Canucks' McLean isn't savoring 52-save performance

NEW YORK — NEW YORK -- Ken Dryden always said that the most wonderful time to be a goaltender in the NHL was Stanley Cup playoff time.

Certainly it is wonderful to watch a sizzling goalie stand up to one of the mightiest attacks in hockey -- unless you're the New York Rangers and you've taken 56 shots, scored only two goals and lost Game 1, in a paranoid city where the Stanley Cup hasn't been won since 1940.


But even New York fans couldn't help being dazzled by Vancouver goaltender Kirk McLean and his 52-save performance in Game 1, which turned into a 3-2 overtime victory for the Canucks.

Game 2 of this best-of-seven Stanley Cup finals series is tonight at 8:08.


McLean's opening-night performance was the most dynamic one-game Stanley Cup goaltending exhibition since Dryden himself, as a Montreal Canadiens rookie in Game 1 of the 1971 finals, made 56 saves against the Chicago Black Hawks in a losing, double overtime effort.

"Sometimes I think too much is made of statistics," McLean said yesterday. "Sometimes, they don't mean exactly what it looks like they say. And sometimes, hot goaltenders aren't enough."

Dominik Hasek (1.61 goals-against average) wasn't enough to keep Buffalo in the playoffs. And Martin Brodeur (1.95) couldn't keep New Jersey there.

But McLean, with his 2.07 playoff GAA, is still playing and playing better than ever, though he is slow to take the credit.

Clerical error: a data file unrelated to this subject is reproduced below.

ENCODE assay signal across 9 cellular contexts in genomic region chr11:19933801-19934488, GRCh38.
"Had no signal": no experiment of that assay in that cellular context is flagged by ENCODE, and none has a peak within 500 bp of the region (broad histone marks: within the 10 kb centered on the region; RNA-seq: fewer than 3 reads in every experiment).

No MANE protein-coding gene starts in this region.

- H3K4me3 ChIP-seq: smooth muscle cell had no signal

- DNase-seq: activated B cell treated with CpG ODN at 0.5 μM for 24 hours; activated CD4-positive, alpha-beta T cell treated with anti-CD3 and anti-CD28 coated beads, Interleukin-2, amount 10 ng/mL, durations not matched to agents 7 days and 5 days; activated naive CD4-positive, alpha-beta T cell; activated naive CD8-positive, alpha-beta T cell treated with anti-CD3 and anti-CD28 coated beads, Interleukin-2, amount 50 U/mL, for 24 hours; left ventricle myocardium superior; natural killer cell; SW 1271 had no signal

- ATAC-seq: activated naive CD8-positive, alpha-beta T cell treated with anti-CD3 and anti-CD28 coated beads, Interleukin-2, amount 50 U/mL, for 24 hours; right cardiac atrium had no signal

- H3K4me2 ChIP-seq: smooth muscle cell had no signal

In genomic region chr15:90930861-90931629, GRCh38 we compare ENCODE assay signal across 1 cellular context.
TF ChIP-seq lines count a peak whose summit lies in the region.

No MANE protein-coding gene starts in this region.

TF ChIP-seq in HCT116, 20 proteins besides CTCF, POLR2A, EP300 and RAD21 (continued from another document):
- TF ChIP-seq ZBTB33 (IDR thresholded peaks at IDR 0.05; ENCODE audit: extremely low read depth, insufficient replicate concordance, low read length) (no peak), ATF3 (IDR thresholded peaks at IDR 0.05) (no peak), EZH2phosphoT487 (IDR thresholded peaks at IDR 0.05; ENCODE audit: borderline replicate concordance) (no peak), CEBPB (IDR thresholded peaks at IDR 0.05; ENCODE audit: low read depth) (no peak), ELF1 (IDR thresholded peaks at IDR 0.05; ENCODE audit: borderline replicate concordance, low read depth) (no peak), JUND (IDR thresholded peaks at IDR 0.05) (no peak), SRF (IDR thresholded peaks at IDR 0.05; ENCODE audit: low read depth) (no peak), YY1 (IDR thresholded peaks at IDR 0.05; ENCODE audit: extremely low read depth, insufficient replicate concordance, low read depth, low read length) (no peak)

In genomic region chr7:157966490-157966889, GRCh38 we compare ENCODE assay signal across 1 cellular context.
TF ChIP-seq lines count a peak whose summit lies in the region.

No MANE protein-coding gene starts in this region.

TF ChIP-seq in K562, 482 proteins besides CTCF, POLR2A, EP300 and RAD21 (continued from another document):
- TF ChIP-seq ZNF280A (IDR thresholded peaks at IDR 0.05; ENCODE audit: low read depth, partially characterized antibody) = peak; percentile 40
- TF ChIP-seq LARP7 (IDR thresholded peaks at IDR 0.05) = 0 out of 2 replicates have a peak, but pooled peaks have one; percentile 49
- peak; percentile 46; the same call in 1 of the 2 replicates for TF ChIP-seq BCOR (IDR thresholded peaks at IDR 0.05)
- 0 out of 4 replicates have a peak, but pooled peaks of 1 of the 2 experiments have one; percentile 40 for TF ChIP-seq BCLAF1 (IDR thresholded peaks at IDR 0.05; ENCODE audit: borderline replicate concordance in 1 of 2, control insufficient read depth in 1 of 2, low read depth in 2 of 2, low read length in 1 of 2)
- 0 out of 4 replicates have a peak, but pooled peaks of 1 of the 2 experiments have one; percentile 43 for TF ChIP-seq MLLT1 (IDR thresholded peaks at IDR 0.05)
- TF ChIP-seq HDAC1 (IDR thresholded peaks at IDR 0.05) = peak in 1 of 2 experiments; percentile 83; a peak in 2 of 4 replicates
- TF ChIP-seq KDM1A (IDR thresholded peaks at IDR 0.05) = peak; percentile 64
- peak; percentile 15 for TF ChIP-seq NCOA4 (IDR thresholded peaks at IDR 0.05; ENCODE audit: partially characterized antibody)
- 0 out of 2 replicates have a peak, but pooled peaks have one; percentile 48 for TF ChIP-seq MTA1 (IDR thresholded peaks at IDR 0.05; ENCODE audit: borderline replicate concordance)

"I haven't done anything any different," he said. "Things didn't go the way I wanted them to in the regular season, but the bottom line is winning. And now, when it matters the most, things seem to be bouncing for me.

"But it's the team that's really different. In my mind, we're two totally different teams. The one that played most of the season and the one that's playing now."

Yesterday, Vancouver coach Pat Quinn pointed a straight finger at his offensive players and blamed them for McLean's 23-26-3 record, his 2.99 GAA and the club's seventh-place finish in the Western Conference.

"Kirk was double-crossed by a lot of his teammates," said Quinn. "Our papers in Canada are flooded daily with who's making what. They're filled with dollar signs and stories about private lives and every day they're under the microscope. Players get focused on points and stats, because players get paid based on their offensive production.


"It was a very difficult job to get the message across that this is a two-way game and if they didn't play two ways, they weren't going to be around to get paid at all.

"Pavel [Bure], [Geoff] Courtnall, [Greg] Adams, they're scorers, but they can contribute the other way. I wasn't sure we had the type of group who would subjugate their own statistics for the team concept."

Quinn says it was February before the Canucks started to buy the team concept. And in March as the trading deadline approached, he acquired Bret Hedican, Jeff Brown and Nathan Lafayette, three young players who brought the kind of attitude Quinn was searching for.

"But [if not] for Kirk Tuesday night, there wouldn't have been a game for us to win," said Quinn. "He kept us in it and then, in overtime, our team made the most of the opportunity he gave us."